The count stands at three. Only three times since it opened in 1966 has the Montreal metro run throughout the night:
- March 4, 1971, during the “storm of the century”
- Jan. 1, 2000, to help New Year Decade Century Millennium partiers get home
- March 1, 2009, during the Nuit Blanche
There are reasons beyond financial ones for the metro to stop running during the night. Overnight is when the tracks are cleaned, when maintenance is performed, when money is transferred. Subways that are open 24 hours (like in New York) have extra tracks that can be used when one is closed, but Montreal doesn’t have that luxury (unless it wants to run the metro only one way).
But, as in the examples above, exceptions can be made once in a while. The STM decided to make one this year, and organized itself to keep all 68 metro stations open throughout the night, and have trains running on all four lines.
The service was supplemented by regular night buses as well as special Nuit Blanche free shuttles, which the STM has been providing for years now to get people between events. As you can see, these were very popular and mostly filled to capacity.
Downtown, it looked as busy as it would in the middle of the day, though with much younger passengers who were into more of a partying mood (in one case, smoking pot on the train, prompting me to wonder where the fire extinguisher was).
Farther away (and later into the night) the activity dropped off. The blue line, which doesn’t go downtown or near any of the Nuit Blanche events, was particularly devoid of traffic, though even there you could find passengers.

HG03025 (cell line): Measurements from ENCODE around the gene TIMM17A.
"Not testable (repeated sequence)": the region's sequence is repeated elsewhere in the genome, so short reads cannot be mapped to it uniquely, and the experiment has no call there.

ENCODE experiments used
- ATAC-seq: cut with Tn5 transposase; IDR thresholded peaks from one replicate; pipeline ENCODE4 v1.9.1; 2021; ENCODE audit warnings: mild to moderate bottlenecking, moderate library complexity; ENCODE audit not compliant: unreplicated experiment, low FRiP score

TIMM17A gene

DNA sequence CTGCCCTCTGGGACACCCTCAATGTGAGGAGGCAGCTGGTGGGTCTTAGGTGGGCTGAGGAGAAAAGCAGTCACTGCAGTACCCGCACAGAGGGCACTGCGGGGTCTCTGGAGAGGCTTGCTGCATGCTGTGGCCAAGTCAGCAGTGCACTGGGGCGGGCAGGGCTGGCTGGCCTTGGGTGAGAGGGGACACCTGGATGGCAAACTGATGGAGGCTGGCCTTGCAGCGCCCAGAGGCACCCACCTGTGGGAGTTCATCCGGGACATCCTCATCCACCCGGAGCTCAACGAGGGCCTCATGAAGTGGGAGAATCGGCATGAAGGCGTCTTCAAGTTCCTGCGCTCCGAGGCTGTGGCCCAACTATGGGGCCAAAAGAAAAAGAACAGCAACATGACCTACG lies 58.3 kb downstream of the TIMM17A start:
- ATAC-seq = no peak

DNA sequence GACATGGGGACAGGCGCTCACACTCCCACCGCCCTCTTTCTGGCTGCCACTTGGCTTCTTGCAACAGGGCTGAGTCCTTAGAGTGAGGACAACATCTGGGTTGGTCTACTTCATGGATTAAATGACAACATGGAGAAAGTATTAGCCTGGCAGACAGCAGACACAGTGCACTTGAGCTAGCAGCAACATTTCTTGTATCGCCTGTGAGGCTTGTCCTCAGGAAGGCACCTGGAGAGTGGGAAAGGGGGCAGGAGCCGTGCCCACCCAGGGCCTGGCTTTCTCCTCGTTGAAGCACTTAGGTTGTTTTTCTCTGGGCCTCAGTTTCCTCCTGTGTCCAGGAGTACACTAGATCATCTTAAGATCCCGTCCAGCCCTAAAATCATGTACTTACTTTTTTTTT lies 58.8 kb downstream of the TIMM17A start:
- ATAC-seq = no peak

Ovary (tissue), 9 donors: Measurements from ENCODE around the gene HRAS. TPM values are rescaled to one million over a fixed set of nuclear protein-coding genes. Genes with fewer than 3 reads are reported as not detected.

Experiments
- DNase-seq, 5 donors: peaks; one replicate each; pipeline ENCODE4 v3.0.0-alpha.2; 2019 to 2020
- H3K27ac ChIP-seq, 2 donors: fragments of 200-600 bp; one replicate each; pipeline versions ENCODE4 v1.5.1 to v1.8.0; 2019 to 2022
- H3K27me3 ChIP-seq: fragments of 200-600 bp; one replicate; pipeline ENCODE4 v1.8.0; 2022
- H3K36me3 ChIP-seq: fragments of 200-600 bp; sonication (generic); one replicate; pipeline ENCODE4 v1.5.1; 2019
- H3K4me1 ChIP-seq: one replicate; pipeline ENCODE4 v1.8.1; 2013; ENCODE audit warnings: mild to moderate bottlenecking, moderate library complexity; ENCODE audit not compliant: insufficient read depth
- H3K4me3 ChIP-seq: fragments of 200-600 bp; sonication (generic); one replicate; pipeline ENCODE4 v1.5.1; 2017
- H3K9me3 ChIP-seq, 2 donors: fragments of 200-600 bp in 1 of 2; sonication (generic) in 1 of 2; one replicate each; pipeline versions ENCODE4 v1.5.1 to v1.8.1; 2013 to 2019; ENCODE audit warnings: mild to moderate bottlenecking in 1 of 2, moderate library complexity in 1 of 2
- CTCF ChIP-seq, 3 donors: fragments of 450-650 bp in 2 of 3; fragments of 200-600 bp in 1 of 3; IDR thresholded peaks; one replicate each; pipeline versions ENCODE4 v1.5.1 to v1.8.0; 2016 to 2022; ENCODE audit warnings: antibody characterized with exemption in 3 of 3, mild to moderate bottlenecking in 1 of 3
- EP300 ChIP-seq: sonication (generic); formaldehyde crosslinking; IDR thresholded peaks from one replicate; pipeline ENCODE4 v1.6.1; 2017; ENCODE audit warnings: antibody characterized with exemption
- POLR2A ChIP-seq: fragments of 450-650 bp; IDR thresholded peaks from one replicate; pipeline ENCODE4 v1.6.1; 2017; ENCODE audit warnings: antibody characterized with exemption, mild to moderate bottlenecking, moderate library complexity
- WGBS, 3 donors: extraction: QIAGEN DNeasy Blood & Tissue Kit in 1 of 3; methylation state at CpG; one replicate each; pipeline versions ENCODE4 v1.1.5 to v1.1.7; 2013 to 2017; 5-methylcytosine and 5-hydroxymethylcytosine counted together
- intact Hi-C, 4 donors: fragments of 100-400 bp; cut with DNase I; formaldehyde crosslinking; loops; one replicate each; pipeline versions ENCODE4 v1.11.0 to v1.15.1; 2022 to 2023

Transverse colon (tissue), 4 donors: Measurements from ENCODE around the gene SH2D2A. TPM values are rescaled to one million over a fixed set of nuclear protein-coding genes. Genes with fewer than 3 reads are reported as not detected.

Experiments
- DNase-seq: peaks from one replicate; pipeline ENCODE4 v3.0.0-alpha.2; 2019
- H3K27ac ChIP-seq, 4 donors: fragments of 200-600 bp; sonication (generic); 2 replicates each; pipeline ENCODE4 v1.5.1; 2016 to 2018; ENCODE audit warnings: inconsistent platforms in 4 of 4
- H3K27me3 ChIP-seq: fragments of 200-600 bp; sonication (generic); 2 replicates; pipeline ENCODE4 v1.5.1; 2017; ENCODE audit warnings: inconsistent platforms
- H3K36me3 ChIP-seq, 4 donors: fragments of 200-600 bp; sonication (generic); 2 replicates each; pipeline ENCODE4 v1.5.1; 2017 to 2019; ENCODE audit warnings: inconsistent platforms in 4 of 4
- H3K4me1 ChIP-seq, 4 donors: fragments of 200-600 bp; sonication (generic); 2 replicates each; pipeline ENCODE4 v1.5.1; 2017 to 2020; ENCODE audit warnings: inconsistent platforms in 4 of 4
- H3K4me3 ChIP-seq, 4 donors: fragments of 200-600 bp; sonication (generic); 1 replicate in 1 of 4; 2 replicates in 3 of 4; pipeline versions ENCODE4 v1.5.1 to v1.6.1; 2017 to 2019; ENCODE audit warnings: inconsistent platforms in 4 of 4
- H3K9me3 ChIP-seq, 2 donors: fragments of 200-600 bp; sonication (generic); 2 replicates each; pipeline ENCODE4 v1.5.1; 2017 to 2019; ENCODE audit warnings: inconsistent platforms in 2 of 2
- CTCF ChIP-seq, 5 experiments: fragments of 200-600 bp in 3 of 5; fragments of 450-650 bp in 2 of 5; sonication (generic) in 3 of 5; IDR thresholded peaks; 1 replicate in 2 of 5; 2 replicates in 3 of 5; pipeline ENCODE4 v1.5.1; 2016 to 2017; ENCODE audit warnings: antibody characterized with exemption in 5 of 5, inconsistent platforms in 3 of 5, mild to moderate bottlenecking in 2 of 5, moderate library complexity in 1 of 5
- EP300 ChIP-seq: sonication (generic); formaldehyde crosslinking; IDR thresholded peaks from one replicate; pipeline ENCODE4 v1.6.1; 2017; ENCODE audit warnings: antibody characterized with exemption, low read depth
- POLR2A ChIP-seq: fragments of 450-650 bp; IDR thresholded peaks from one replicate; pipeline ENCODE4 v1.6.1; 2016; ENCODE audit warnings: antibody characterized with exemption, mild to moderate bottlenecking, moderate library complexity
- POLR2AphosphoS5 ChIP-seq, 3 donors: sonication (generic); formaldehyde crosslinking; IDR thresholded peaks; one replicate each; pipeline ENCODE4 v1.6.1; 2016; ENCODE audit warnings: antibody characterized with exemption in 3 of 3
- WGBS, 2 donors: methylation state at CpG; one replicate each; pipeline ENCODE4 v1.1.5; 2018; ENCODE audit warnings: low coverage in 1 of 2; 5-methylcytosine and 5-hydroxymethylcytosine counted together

One thing about having the metro open late at night: No bathrooms. Normally it’s not the end of the world, you can just duck into an adjacent shopping mall, office building or bus station, but at 3am these are all closed. I ended up going to the Station Centrale bus station (through the outside because the direct underground access was closed). If this happens again, remember to use a bathroom where you can find one.
Though the night buses were running as usual, those unaccustomed to their schedules risked getting screwed. These transit users at Côte Vertu metro, for example, checked the posted timetables to realize that the last night bus to Cartierville and the West Island left at 4am, and the first Sunday morning bus wouldn’t arrive for another hour (the 215 to Fairview wouldn’t start until 6:15, almost two hours later).
I wanted to get some pictures showing clocks on them, since the platforms, trains and passengers don’t look much different at 3am as they do at 3pm. Unfortunately, the MetroVision screens weren’t working (it probably would have been too much of a hassle to have them function for the four hours overnight).
But there were other clocks as well. This one shows a scheduled departure from Saint-Michel at 5:21am (the return trip of the train in my pop quiz last week), which is actually only a few minutes before the regular metro opens anyway.
I have no idea how this got to the floor at Snowdon station. I don’t recall seeing any horses or farms nearby.
The very earliest trains in the morning at 5:30am usually have quite a few people on them, either getting to work really early or having spent a long night out and waiting for the first train to arrive. But on this morning, not much of that could be found here.
The McGill Daily points out that having the metro running during the night cuts down on drunk driving. And every year people wonder why the metro can’t keep running during the night on New Year’s Eve. Hopefully this experience might convince the STM to make some more exceptions for special events.
UPDATE: You should also check out La Presse’s special on life in the metro.